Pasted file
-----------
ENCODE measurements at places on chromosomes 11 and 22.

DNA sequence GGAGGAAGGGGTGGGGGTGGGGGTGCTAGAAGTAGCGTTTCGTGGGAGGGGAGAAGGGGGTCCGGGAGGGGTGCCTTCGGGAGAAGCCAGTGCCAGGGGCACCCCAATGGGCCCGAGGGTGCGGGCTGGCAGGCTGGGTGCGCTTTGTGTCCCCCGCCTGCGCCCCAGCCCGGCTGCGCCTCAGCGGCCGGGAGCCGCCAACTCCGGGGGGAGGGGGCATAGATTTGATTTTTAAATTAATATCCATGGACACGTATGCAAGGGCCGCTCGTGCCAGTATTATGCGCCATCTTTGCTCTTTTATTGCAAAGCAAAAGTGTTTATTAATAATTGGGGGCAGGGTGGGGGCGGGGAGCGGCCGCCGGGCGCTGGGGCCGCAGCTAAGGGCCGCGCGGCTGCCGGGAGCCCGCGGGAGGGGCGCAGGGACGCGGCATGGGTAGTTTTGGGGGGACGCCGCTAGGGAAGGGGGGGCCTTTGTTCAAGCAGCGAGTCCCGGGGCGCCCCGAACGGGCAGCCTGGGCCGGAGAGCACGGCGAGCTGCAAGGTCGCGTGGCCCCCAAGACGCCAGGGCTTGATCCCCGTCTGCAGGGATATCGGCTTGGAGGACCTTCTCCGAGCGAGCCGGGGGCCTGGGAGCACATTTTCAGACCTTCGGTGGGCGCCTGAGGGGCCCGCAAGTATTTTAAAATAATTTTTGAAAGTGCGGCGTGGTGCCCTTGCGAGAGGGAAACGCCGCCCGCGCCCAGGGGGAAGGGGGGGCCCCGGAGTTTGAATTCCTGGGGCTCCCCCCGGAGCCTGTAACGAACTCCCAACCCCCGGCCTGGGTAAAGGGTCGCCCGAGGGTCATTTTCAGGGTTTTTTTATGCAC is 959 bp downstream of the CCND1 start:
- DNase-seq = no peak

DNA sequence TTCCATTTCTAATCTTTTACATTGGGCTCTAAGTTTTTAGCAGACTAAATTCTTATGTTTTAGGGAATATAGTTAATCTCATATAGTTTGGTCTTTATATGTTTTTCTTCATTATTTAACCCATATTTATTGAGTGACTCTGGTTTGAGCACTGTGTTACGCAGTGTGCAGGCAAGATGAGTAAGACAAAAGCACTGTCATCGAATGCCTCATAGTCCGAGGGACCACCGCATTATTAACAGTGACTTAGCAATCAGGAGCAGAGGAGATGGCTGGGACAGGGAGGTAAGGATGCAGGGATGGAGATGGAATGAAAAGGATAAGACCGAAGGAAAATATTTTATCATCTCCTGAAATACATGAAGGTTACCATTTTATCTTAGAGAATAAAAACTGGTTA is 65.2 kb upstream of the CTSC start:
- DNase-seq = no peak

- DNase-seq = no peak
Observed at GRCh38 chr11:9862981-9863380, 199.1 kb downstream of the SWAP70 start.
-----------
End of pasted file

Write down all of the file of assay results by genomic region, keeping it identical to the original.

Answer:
ENCODE measurements at places on chromosomes 11 and 22.

DNA sequence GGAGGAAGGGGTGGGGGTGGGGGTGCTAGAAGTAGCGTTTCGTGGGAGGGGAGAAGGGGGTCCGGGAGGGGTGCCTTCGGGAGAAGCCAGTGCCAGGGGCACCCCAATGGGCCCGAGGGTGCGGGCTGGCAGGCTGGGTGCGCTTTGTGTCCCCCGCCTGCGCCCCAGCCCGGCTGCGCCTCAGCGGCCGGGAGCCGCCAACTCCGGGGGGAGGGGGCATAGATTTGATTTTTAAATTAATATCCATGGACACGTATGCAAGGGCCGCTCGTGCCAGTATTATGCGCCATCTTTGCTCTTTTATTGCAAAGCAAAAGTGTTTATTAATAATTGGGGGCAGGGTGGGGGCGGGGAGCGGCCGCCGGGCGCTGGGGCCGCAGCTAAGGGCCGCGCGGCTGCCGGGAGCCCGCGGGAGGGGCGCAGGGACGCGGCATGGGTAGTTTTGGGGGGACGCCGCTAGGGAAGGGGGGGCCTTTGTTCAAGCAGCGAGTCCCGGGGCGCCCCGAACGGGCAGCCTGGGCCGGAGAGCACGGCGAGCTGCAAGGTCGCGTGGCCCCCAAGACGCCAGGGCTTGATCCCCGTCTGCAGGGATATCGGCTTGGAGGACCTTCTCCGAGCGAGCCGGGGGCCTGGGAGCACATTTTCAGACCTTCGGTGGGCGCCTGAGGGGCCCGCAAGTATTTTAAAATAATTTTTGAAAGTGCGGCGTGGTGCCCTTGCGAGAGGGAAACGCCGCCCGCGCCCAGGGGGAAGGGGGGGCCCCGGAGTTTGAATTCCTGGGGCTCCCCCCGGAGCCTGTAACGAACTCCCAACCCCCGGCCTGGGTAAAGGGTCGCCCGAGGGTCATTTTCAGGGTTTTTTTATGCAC is 959 bp downstream of the CCND1 start:
- DNase-seq = no peak

DNA sequence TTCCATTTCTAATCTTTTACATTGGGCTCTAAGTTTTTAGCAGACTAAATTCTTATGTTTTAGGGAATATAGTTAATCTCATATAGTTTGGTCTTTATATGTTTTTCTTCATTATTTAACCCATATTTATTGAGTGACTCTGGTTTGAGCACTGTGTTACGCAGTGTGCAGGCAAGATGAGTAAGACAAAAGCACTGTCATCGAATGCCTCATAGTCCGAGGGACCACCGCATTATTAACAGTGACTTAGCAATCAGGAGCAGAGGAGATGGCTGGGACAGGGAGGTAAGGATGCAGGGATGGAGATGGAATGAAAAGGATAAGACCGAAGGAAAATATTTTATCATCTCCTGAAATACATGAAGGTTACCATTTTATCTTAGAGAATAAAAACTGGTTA is 65.2 kb upstream of the CTSC start:
- DNase-seq = no peak

- DNase-seq = no peak
Observed at GRCh38 chr11:9862981-9863380, 199.1 kb downstream of the SWAP70 start.